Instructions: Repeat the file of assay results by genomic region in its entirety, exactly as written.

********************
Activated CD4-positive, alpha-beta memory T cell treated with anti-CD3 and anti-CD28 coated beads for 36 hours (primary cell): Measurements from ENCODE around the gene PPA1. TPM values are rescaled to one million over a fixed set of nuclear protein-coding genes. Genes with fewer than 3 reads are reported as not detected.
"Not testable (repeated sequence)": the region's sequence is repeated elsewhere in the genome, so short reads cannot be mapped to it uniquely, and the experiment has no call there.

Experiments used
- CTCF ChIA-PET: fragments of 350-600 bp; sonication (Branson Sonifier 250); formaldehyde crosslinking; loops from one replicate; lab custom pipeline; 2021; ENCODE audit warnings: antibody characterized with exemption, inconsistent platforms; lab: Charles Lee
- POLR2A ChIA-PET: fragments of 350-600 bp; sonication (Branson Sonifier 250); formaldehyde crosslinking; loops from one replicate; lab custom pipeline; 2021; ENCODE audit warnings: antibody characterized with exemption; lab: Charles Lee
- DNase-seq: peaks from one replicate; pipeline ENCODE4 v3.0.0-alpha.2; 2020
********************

Activated CD4-positive, alpha-beta memory T cell treated with anti-CD3 and anti-CD28 coated beads for 36 hours (primary cell): Measurements from ENCODE around the gene PPA1. TPM values are rescaled to one million over a fixed set of nuclear protein-coding genes. Genes with fewer than 3 reads are reported as not detected.
"Not testable (repeated sequence)": the region's sequence is repeated elsewhere in the genome, so short reads cannot be mapped to it uniquely, and the experiment has no call there.

Experiments used
- CTCF ChIA-PET: fragments of 350-600 bp; sonication (Branson Sonifier 250); formaldehyde crosslinking; loops from one replicate; lab custom pipeline; 2021; ENCODE audit warnings: antibody characterized with exemption, inconsistent platforms; lab: Charles Lee
- POLR2A ChIA-PET: fragments of 350-600 bp; sonication (Branson Sonifier 250); formaldehyde crosslinking; loops from one replicate; lab custom pipeline; 2021; ENCODE audit warnings: antibody characterized with exemption; lab: Charles Lee
- DNase-seq: peaks from one replicate; pipeline ENCODE4 v3.0.0-alpha.2; 2020